A GOOD fit is everything, cheap sexy clothes stylists often counsel, but in assessing its market America’s fashion business appears to have mislaid the measuring tape. A frequently-cited study done a few years ago by Plunkett Research, a market-research firm, found that 67% of American women were “plus-size”, meaning size 14 or larger. That figure will not have changed much, but in 2016, only 18% of clothing sold was plus-size, according to NPD Group, another research firm.
Designers and retailers have long thought of the plus-size segment as high-risk. Predicting what these customers will buy can be difficult, as they tend to be more cautious about styles. Making larger clothes is more expensive; higher costs for fabric cannot always be passed on to consumers. In turn, plus-size women shopped less because the industry was not serving them well. “We have money but nowhere to spend it,” says Kristine Thompson, who runs a blog called Trendy Curvy and has nearly 150,000 followers on Instagram, a social-media site.
At last, that is changing. Fast-fashion brands, including Forever 21 and a fashion line sold in partnership with Target, a giant retailer, have expanded their plus-size collections. Lane Bryant, a plus-size retailer, and Prabal Garung, a designer, have done the same. In March Nike extended its “X-sized” sportswear range.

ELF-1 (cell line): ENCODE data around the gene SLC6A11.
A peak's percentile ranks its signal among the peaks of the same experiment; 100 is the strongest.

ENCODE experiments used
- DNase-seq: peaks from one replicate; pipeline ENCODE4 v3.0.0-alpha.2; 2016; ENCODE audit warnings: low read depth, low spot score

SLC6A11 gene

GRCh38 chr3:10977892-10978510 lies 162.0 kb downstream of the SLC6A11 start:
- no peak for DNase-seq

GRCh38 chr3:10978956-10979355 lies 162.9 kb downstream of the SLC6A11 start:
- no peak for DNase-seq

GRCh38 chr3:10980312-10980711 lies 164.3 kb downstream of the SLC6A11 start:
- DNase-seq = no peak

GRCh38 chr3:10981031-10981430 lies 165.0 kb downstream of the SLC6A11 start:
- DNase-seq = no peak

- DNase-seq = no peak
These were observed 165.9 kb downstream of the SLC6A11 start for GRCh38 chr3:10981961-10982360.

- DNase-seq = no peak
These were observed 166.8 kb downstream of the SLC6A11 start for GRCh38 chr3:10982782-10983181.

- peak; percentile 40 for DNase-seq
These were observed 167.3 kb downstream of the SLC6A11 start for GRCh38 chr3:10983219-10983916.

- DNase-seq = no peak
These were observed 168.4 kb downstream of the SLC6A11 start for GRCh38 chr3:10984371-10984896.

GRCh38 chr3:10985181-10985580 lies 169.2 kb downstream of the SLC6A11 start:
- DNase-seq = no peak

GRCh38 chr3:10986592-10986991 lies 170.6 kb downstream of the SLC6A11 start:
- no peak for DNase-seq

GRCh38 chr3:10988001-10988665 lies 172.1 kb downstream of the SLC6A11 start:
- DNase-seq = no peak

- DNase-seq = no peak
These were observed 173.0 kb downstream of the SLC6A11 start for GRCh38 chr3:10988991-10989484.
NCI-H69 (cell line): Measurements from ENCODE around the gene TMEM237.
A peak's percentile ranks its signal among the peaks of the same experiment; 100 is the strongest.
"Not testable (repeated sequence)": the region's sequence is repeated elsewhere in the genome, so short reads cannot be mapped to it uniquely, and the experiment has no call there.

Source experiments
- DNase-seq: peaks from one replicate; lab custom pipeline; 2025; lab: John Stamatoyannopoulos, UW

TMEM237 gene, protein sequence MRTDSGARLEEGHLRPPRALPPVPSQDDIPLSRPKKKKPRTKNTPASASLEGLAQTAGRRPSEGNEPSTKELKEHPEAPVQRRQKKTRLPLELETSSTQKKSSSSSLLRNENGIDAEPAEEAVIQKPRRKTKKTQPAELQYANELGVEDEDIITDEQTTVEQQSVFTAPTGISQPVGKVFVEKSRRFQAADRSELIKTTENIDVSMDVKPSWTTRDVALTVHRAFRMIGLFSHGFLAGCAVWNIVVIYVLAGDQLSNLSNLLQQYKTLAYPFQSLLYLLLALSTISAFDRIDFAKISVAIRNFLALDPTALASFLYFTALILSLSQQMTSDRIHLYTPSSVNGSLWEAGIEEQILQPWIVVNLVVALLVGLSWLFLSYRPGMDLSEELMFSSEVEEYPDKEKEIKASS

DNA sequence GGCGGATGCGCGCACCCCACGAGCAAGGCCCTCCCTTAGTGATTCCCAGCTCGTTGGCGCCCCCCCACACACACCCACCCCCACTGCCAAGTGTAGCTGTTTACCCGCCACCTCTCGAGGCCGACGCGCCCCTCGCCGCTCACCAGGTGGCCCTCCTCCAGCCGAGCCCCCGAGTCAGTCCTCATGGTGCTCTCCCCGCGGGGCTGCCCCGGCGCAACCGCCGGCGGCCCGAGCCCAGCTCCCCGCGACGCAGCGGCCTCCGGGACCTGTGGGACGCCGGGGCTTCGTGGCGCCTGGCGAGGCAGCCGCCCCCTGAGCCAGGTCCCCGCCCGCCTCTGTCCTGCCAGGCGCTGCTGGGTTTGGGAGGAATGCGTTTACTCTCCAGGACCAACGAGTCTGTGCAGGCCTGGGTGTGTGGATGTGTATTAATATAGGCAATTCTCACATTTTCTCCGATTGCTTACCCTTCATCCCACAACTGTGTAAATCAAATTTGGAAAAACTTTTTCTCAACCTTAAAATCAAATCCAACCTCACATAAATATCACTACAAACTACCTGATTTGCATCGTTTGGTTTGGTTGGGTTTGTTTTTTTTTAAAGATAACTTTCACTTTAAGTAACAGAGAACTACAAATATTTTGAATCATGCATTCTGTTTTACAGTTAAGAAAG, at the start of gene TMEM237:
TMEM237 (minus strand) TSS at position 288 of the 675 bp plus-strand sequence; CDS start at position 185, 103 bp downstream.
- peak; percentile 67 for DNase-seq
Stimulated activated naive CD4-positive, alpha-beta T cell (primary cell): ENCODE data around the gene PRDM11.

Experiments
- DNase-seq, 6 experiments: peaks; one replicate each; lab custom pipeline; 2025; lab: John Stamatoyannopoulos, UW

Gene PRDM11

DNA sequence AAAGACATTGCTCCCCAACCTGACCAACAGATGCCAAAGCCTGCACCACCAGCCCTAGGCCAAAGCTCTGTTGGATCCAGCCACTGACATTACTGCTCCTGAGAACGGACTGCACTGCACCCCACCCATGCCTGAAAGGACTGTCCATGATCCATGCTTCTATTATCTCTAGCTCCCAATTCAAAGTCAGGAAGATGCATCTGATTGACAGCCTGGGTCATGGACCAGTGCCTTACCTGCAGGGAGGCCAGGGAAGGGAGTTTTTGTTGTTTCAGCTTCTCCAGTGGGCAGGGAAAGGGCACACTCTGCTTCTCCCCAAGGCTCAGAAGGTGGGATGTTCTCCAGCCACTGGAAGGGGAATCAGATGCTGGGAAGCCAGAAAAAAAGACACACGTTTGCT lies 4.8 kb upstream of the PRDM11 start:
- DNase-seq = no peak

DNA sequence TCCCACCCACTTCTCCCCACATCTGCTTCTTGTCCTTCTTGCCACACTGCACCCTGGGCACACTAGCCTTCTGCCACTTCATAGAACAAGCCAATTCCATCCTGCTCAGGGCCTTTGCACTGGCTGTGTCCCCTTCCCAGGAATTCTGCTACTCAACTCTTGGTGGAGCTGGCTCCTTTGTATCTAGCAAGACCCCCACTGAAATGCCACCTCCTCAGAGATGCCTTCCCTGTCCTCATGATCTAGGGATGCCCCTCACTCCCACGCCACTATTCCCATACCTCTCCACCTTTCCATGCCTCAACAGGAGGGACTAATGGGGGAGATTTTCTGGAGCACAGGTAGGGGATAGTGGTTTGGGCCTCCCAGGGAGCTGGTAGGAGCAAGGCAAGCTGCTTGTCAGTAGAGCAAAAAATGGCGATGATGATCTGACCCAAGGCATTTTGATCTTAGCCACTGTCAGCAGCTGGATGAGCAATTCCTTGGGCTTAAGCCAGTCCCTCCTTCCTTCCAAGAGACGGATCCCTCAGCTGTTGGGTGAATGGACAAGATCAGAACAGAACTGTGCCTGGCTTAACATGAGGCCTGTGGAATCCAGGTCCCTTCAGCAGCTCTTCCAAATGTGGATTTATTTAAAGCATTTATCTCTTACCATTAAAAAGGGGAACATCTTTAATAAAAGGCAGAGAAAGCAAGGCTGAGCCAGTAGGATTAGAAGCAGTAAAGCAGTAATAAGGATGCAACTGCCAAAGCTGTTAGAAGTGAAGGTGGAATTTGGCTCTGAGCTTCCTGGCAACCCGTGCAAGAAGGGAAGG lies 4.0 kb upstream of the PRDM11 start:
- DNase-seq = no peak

Revenue in the plus-size category increased by 14% between 2013 and 2016, compared with growth of 7% for all apparel. Takings were $21.3bn last year. Social media has played an important role in changing attitudes in the fashion business, says Madeline Jones, editor and co-founder of PLUS Model Magazine.
Nonetheless, designer brands still hold back (Walmart sells the most plus-size apparel). Some brands, such as Michael Kors, do sell plus-size ranges but do not advertise them or display them on websites. For those that are willing to take a chance, several internet startups that deliver personally styled outfits to individuals, including plus-size women, offer data to “straight-size” designers. Gwynnie Bee, Stitch Fix and Dia & Co, for example, share information with designers on preferred styles and fits. Tracy Reese, a designer known for creating Michelle Obama’s dress for the Democratic National Convention in 2012, is one brand that recently enlisted Gwynnie Bee’s help to create a new plus-size collection. Gwynnie Bee prompted the label to create bigger patterns and more appealing designs.
Not all plus-size shoppers are convinced. Laura Fuentes, a hairstylist from Abilene, Texas, says that many upmarket department stores still keep their plus-size clothing sections poorly organised, badly stocked and dimly lit, if they stock larger clothes at all. Yet such complaints should be taken with a pinch of salt, says Ms Thompson. “We’re nowhere near where we should be but we’ve made progress,” she says.